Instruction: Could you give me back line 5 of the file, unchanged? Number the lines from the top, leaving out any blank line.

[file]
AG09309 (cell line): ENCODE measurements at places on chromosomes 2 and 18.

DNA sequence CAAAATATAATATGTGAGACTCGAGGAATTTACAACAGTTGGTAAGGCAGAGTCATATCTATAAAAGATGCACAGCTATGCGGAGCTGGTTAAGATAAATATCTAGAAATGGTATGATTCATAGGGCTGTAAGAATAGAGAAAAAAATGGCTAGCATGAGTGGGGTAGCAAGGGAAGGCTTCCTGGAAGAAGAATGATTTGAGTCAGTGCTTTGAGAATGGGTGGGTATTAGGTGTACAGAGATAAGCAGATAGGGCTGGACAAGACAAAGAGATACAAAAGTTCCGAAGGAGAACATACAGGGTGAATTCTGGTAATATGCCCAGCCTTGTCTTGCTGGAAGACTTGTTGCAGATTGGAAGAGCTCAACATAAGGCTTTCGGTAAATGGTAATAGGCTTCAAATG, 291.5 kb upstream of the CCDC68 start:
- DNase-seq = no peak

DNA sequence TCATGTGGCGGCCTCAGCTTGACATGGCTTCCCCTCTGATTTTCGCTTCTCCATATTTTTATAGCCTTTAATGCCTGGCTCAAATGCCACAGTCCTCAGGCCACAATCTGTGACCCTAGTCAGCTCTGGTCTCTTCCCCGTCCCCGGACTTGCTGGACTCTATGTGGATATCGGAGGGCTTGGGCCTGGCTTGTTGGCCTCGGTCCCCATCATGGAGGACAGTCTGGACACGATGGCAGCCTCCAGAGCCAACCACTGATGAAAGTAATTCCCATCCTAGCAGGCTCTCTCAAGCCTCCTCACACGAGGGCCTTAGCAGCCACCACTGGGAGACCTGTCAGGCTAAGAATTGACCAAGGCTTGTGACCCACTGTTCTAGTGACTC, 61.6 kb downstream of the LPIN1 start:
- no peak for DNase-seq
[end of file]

- no peak for DNase-seq